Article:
Beth Bechdol of Agrinovus Indiana said she believes one of the greatest opportunities the Midwest agribusiness sector has to offer is a high-quality, well-educated talent pool. That is something the industry can and should rally around in order to be more competitive with the Silicon Valley of California, she said.

It is about forming a hub that all in the industry can get behind so efforts can be better focused and challenges addressed, Silicon Valley Global Ventures (SVG Ventures) chief executive officer John Hartnett said.

As part of its mandate to support pork research, promotion and education, the National Pork Board offered the conference free of charge to pig farmers, swine veterinarians, authorized academics and allied industry. In all, the meeting attracted some 130 participants.

The National Pork Board became a THRIVE Corporate Innovation Partner with SVG Ventures in 2018 with the intention to connect the swine industry with world-class technology . The first annual Swine Innovation Summit was a collaborative effort between the National Pork Board and SVG Ventures-THRIVE to highlight entrepreneurs as part of the THRIVE Swine Startup Showcase specifically for pork producers and swine industry partners.

“Our ultimate goal is to drive innovation and to solve critical challenges facing the agriculture industry in the Midwest today, and our expanding partnership with National Pork Board reflects this vision,” Hartnett said.

The five finalists selected to pitch on stage at the Swine Innovation Summit were BinSentry, Hog Wash, ProteoSense, SwineTech and Teichos Labs. The companies were chosen for their ability to meet the summit’s focus of developing strategic solutions to improve swine farming sustainability practices by reducing land and water usage, lowering the livestock industry's carbon footprint, improving food safety and protecting animal welfare.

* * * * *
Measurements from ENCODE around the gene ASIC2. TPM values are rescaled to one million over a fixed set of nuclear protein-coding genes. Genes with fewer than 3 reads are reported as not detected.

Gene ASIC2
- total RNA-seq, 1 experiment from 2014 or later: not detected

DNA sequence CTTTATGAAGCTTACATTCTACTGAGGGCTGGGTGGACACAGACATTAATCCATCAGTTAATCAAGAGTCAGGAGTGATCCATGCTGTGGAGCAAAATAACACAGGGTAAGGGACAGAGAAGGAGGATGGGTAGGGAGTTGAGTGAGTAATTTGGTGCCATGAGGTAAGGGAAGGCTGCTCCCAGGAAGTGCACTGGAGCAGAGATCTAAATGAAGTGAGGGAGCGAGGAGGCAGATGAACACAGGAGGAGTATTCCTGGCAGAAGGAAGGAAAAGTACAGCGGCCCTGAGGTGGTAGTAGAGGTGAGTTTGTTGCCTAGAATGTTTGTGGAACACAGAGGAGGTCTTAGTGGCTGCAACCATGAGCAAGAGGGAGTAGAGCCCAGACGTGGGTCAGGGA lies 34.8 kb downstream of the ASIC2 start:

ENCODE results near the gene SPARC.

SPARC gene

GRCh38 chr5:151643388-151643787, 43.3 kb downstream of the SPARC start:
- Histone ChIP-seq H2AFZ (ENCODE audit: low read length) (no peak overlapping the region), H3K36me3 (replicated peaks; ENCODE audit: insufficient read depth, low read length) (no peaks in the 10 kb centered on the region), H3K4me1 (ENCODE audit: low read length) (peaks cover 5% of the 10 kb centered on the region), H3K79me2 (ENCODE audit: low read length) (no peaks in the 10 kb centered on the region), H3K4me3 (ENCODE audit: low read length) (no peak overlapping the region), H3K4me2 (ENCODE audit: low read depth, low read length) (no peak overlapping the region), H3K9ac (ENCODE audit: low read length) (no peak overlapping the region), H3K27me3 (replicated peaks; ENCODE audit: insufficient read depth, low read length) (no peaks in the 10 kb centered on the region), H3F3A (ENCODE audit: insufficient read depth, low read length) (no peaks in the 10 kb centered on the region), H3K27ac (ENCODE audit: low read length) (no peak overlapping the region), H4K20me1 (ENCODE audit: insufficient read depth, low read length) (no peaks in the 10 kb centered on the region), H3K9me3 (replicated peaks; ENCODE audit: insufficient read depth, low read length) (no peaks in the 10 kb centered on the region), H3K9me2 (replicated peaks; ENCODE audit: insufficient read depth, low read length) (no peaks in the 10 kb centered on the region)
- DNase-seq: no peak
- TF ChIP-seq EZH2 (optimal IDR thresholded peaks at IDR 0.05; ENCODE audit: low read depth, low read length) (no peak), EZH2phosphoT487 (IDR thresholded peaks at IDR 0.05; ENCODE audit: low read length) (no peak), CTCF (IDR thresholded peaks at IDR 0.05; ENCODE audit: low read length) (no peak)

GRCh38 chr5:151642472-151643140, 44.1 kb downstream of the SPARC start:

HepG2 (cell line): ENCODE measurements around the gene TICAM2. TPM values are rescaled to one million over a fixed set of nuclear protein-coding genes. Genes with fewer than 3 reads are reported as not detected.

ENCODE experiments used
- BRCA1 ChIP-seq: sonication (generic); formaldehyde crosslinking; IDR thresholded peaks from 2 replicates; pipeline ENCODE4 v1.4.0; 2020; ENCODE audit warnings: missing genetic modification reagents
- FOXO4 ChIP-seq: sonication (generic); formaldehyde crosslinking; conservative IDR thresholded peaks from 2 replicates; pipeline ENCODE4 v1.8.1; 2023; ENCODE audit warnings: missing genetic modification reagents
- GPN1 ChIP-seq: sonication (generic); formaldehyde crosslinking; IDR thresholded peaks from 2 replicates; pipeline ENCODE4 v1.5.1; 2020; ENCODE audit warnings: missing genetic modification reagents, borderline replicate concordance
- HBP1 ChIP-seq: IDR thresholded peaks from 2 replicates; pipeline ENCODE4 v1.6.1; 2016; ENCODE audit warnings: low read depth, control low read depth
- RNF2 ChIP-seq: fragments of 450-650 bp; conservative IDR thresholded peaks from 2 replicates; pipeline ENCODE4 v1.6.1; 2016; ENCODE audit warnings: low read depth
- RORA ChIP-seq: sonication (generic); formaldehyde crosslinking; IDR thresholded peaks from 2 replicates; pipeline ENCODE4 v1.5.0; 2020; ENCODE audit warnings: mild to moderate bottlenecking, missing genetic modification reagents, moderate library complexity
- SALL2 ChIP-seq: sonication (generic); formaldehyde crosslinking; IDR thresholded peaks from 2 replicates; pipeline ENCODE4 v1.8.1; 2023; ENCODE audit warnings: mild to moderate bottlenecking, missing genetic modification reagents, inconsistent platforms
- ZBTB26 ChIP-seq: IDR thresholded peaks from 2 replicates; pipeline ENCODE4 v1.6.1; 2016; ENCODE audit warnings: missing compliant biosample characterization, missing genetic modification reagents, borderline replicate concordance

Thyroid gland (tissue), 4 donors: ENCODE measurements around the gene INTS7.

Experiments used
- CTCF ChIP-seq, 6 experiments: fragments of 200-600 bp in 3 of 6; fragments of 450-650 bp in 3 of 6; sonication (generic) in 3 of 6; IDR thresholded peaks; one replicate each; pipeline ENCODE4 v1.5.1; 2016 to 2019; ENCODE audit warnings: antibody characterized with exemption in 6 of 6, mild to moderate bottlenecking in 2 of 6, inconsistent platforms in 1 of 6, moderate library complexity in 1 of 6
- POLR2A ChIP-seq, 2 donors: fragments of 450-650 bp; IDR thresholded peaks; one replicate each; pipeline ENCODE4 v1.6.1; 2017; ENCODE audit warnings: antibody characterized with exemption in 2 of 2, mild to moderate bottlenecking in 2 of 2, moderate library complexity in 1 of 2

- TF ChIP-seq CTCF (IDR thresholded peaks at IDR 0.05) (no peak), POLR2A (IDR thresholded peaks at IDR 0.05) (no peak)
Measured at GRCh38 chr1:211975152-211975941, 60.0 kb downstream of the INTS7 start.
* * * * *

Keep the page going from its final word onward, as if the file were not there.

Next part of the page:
“Changing food production practices also includes technology that is disrupting not only how food is produced but how it is transported, presented and sold to unknowing consumers,” Brudtkuhl said. “Understand, this is a trillion-dollar industry, and it has never been more important to be ahead of emerging trends.”

National Pork Board leaders said they planned to participate in the Forbes AgTech Summit on Sept. 18-19 as part of the ongoing support of agricultural technology innovation and the THRIVE Midwest Challenge. Forbes and SVG Ventures-THRIVE are founding partners of the AgTech Summit and partner with AgriNovus Indiana, Corteva, Elanco Animal Health, Land O’Lakes and Purdue University to provide networking and showcase opportunities in the Midwest.

SVG Ventures-THRIVE is a leading agri-food innovation ecosystem, comprised of top agriculture, food and technology corporations, universities and investors. With a community of more than 2,000 start-ups from 82 countries, the THRIVE platform invests, accelerates and creates unparalleled access for entrepreneurs to scale globally to solve the biggest challenges facing the food and agriculture industries. THRIVE was launched in 2014 by SVG Ventures, a venture, innovation and investment firm based in California's Silicon Valley.